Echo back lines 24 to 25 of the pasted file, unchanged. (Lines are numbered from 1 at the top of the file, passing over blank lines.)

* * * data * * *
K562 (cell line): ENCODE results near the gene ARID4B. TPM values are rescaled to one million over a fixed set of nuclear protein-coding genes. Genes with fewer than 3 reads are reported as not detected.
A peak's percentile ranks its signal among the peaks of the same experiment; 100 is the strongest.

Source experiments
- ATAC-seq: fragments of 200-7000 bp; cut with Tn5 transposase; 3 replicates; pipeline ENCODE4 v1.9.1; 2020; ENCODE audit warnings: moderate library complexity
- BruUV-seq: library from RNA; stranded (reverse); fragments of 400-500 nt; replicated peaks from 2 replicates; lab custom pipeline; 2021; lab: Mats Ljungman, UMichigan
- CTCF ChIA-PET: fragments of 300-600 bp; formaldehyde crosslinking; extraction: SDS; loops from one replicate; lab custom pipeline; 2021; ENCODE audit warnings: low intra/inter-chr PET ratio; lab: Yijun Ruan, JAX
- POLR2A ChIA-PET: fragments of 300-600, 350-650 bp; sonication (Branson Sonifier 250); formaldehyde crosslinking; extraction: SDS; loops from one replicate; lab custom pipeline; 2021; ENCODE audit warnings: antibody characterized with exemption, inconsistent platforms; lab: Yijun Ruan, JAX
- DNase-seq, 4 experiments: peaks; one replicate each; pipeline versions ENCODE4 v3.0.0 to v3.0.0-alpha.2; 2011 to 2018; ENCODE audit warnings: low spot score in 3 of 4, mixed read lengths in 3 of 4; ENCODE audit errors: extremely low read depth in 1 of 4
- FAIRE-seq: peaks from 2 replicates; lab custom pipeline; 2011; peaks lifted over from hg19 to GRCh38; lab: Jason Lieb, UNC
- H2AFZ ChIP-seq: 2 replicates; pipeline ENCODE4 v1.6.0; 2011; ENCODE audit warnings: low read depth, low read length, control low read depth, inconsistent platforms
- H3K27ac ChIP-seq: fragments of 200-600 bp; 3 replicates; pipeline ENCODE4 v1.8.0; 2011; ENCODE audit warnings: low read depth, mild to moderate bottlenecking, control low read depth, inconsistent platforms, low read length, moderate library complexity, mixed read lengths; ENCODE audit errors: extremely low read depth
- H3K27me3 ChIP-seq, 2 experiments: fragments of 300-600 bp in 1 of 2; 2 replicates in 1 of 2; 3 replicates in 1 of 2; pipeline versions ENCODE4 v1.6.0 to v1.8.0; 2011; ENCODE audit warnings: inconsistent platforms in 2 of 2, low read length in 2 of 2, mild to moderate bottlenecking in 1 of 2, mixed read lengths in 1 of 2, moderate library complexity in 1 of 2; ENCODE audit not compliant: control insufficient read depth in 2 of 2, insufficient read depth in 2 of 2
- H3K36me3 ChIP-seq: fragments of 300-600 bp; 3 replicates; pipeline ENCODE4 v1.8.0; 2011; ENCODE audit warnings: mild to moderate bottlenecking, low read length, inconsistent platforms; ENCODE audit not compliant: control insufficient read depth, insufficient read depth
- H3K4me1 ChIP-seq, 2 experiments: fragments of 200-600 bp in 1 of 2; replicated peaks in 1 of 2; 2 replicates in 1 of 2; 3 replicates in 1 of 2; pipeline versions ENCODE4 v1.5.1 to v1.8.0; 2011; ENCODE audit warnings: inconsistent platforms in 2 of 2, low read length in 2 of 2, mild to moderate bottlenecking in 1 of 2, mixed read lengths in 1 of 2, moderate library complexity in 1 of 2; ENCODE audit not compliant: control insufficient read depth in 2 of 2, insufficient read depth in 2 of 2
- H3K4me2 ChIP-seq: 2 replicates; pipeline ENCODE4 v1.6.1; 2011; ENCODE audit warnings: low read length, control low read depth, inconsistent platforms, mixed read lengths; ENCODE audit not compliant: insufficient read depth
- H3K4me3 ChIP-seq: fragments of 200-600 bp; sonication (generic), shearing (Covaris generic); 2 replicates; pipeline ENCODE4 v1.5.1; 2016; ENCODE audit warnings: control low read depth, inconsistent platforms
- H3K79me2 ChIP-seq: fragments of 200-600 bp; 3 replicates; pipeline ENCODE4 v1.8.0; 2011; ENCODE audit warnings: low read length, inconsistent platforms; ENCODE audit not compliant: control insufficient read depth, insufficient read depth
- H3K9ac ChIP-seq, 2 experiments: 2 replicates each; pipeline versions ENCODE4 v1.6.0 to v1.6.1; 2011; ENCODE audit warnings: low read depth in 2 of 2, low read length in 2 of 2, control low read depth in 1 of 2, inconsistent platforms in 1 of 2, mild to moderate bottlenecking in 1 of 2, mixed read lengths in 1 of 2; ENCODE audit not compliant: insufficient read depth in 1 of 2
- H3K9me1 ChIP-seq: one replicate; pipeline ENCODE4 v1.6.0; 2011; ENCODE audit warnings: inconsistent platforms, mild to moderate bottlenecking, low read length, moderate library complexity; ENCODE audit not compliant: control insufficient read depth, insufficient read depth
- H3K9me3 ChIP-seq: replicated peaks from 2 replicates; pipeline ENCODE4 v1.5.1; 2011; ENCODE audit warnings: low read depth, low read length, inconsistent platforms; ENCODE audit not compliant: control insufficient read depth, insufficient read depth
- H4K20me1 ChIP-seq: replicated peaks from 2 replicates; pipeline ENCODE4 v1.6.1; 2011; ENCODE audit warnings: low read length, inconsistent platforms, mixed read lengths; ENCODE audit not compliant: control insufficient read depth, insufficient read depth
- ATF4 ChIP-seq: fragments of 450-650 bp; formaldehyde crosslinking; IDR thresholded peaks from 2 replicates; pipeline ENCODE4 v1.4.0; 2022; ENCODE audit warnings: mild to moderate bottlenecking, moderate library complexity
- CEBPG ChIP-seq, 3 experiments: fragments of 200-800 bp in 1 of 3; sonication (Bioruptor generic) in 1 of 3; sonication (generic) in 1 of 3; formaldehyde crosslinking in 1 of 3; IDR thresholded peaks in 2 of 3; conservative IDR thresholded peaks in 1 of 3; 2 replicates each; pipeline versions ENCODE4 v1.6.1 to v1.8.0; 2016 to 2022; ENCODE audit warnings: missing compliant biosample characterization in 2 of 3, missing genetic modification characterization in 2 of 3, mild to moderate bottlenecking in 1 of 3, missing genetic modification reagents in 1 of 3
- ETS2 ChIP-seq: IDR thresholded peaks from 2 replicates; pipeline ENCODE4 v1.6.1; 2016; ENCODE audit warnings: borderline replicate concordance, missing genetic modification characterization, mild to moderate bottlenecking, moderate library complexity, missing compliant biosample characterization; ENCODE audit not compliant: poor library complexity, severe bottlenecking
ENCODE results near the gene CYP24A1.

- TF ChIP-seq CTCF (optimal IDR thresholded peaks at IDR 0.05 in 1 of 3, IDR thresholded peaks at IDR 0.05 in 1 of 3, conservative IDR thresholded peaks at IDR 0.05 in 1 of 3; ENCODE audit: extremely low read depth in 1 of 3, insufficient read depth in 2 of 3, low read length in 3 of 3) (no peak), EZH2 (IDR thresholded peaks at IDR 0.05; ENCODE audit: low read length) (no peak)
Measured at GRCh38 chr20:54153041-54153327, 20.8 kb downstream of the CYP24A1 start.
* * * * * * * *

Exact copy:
- ETS2 ChIP-seq: IDR thresholded peaks from 2 replicates; pipeline ENCODE4 v1.6.1; 2016; ENCODE audit warnings: borderline replicate concordance, missing genetic modification characterization, mild to moderate bottlenecking, moderate library complexity, missing compliant biosample characterization; ENCODE audit not compliant: poor library complexity, severe bottlenecking
ENCODE results near the gene CYP24A1.